As with the golds, it now appears to be mostly a matter of letting these sift out and set up again. With AG flashing a short-sale entry trigger we must also be open to the fact that the recent upside moves could retrace more than they have so far.



Whether this recent strength in the precious metals space is indicative of more upside to come or not is unknown and unknowable currently. My guess is that if indeed we have a move in silver and gold comparable to what we saw in 2010-2011 then we are in the embryonic stages, at best. Embryos, as you know, still need time to develop.

Study the charts of gold and silver from 2010-2011 carefully and you will note that a lot of percolating action took place before things reached a boiling point. Besides getting a sense of how the bases set up back then, consider market context as well. Go back and study what was going on at that time with respect to the Fed, fiscal policy, and general underlying conditions.

We are also seeing consolidation in the industrial metals names I have discussed in recent reports. Aluminum producer Alcoa (AA), copper producer Freeport McMoRan (FCX) and steel producers Nucor Corp. (NUE) and Steel Dynamics (STLD) are all backing and filling slightly after strong upside moves last week. Like gold and silver, they are potential beneficiaries of a declining dollar.

Currently I am just watching for AA to find support along its 10-dma while FCX appears most likely to find support at its 200-dma. NUE and STLD are attempting to break out but are pulling back from new highs. The 10-dma for either would constitute near-term support such that constructive pullbacks could offer lower-risk entries at the 10-day lines.

We should also maintain awareness that NUE and STLD are in positions where they could morph back into short-sale targets under the right conditions. In fact, STLD is already playing out as a possible Century Mark short-sale set-up at the $100 Century Mark after today’s close at 99.30, using the $100 price level as a tight covering guide.

NUE on the other hand is playing out as a possible, double-top, short-sale set-up along the 145.44 price high of September 12th which is off to the left of the small daily chart below. NUE triggered an entry yesterday when it closed at 144.05 after hitting an intraday high at 145.65 and then moved lower today.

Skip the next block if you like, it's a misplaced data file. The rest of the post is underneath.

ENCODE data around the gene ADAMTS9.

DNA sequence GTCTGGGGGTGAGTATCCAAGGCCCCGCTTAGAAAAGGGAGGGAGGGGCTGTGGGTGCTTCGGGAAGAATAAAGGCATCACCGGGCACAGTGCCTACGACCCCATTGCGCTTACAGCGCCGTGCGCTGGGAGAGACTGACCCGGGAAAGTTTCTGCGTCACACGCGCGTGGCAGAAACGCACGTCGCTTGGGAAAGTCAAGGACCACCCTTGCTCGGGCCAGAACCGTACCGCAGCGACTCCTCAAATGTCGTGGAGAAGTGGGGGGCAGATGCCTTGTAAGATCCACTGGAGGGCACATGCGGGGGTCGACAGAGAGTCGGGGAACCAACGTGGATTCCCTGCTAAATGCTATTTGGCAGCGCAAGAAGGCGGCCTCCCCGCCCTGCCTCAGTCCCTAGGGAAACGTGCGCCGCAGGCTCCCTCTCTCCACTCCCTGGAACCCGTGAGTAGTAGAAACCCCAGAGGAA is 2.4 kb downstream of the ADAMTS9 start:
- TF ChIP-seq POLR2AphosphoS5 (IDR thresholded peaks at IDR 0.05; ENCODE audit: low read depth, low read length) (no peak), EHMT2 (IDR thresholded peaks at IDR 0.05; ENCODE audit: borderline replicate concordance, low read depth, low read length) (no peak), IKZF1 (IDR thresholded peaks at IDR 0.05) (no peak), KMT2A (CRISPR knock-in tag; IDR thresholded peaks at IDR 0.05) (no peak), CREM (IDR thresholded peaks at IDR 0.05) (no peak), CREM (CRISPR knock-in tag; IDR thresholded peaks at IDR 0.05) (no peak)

Uranium producer Cameco (CCJ) has spent the week so far bouncing between its lower 20-dema and higher 200-dma. Each time it has been shortable at the 200-day line and buyable at the 20-dema. At least until today as it closed below the 20-dema and the lower 10-dma to trigger a secondary short-sale entry here using the 20-dema as a tight covering guide.



I discussed lithium names as potential short-sale targets in my weekend report, and we can see below that all four, Albemarle (ALB), Lithium Americas (LAC), Livent Corp. (LTHM) and Piedmont Lithium (PLL) have come apart this week.

ALB is a recent “breakout in a leading stock” that has now failed after it broke below the 308.24 breakout point out of view on the left side of the chart. The stock also gapped below the $300 Century Mark yesterday and went nowhere today.

That triggered a second short-sale entry at the $300 level which now serves as a covering guide. If ALB goes on to break below the 50-day moving average, then it would trigger yet another short-sale entry at the line which is then used as a covering guide.

The other three have flashed multiple short-sale entries at prior moving average support over the past couple of days. LAC triggered yesterday at the 50-dma where it was again shortable at the line this morning. LTHM triggered short-sale entries yesterday at the 10-dma, 20-dema and 50-dma and then moved lower today.

Note that LTHM had already reversed at double-top resistance last week, while PLL triggered a concrete, double-top, short-sale entry last Friday that was also a failed breakout attempt. Yesterday PLL triggered short-sale entries at the 10-dma and 20-dema and then spun around the 50-day line before closing just above.

PLL then triggered a short entry at the 50-day today and closed right at the 200-dma. In this position any small rally back into the 50-dma would bring it into short-sale position using the 50-dma as a covering guide. Otherwise, any break below the 200-dma would trigger a fresh short-sale entry if it moves lower from here so can be watched for.



Lithiums have turned tail so bad after recent rallies that even the leader of the pack, Sigma Lithium (SGML) has finally cracked. It triggered a short-sale entry at its 20-dema yesterday. Today it briefly attempted to hold support at the 50-day moving average before breaking lower.

That triggered a fresh short-sale entry at the 50-day which is then used as a covering guide. However, keep in mind that SGML is already quite extended from the last short entry trigger at the 20-dema so could easily push back above the 50-day line in a normal reaction move.



After flipping to a short-sale entry at price resistance along the highs of its current price range at 110.59 and 110.79 last Friday, CF Industries (CF) triggered more short-sale entries today at its 10-dma and 20-dema before closing right above the 50-dma. Any break below the 50-day line would trigger another short-sale entry using the 50-dma as a covering guide.